Fraud refers to a false representation of a matter of fact, which is intended to deceive an individual in a way that promotes actions against the victim’s self-interests. Fraud may be direct or indirect, through words or actions, or through concealing information that would have an impact on the victim’s behavior. Fraud is a broad-based offense. Some types of fraud are considered criminal violations, and may even be categorized as felony-level offenses, while other types of fraud do not rise to the level of criminal behavior.

While dishonesty is part of fraud, it is important to realize that fraud requires more than dishonesty. In fact, there are five distinct elements that are traditionally necessary to support an allegation of fraud: a false statement of a material fact; knowledge that the statement was false; an intention to deceive the victim; reliance by the victim on the statement; and a resultant injury. What this means is that not all dishonesty rises to the level of fraud, and even dishonest statements that could rise to the level of fraud may not constitute fraud, depending on the knowledge and intention of the person sharing the dishonest statements.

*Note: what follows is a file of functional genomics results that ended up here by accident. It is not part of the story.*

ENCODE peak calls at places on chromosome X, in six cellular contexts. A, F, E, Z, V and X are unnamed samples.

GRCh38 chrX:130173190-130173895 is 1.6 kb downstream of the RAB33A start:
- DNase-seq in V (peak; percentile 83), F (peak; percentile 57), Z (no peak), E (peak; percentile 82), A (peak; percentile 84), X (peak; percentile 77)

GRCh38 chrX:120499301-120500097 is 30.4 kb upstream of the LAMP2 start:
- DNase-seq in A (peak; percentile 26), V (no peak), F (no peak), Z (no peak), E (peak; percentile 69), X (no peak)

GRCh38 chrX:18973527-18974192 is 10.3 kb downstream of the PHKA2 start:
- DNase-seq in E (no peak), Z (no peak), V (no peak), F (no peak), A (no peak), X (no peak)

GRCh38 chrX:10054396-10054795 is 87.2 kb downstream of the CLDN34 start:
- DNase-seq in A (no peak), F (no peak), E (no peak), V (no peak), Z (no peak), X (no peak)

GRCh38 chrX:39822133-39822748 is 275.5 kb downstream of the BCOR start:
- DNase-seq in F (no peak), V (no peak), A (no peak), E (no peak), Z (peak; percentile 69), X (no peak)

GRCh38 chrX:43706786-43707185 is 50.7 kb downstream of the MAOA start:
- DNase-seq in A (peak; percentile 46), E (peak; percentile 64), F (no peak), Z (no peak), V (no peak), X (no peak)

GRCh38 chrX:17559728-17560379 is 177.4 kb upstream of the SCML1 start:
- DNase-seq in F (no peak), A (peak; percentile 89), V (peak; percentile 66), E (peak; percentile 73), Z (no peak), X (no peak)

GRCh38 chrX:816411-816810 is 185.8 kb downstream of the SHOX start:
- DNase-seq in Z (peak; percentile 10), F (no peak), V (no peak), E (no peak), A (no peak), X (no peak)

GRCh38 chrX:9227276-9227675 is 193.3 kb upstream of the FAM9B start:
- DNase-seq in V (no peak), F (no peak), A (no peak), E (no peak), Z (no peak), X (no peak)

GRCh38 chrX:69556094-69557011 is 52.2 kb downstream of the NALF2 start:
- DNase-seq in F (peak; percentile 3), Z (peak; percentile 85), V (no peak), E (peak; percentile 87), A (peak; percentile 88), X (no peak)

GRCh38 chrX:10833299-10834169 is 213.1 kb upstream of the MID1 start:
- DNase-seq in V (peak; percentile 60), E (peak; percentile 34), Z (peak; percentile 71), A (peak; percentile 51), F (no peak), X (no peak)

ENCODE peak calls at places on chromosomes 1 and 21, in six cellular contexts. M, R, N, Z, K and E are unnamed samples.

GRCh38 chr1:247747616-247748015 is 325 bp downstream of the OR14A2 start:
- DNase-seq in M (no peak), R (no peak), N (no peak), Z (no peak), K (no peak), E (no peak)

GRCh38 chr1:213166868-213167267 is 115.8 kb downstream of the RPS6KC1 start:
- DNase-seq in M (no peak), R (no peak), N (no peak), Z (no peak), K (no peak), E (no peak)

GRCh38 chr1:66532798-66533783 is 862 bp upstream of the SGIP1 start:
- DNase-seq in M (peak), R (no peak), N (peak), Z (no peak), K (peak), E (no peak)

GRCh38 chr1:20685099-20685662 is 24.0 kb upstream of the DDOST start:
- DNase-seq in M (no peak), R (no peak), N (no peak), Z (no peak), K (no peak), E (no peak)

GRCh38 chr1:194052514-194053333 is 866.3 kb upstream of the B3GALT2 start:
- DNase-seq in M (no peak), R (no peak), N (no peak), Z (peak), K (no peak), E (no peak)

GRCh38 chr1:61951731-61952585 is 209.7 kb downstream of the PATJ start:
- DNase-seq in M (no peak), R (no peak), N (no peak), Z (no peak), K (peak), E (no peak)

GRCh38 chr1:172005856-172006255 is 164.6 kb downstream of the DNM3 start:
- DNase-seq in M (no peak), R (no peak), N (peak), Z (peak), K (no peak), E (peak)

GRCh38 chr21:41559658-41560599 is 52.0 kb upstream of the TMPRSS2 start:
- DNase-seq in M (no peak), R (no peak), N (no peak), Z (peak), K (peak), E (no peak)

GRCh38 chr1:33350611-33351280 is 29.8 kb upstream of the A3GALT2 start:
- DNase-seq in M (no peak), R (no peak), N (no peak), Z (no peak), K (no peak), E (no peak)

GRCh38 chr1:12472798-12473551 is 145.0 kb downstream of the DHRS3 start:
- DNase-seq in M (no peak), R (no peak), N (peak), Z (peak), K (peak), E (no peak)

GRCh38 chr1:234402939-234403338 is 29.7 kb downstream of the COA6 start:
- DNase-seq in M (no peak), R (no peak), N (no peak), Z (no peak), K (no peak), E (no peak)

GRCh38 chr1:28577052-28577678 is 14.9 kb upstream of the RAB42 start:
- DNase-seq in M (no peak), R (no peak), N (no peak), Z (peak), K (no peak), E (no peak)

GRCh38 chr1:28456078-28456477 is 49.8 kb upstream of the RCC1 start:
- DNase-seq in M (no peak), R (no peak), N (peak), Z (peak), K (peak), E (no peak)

Material Facts

The first significant question is whether the statement is a material fact. Material facts are facts that would be important to a reasonable person in deciding whether to engage or not to engage in a particular transaction. The second significant question is whether the person stating the fact had knowledge that is was untrue; for example, a salesperson who is given wrong information to supply to customers may misrepresent material facts, but do so unknowingly. In addition, mistakes are also not sufficient to support a fraud allegation.


Perhaps the most difficult element of a fraud case is proving that a victim reasonably relied on the misstatement when making his or her decisions. The reason this is difficult is that it is based, somewhat, upon individual victim characteristics. Generally, the reasonableness of relying on the material misrepresentation is based on whether an average person would have relied upon it, but if the defrauder purposefully targeted a person based on that person’s exceptional gullibility, lack of education, or general intelligence, then reliance can be established even if the average reasonable person would not have relied upon the misrepresentation.

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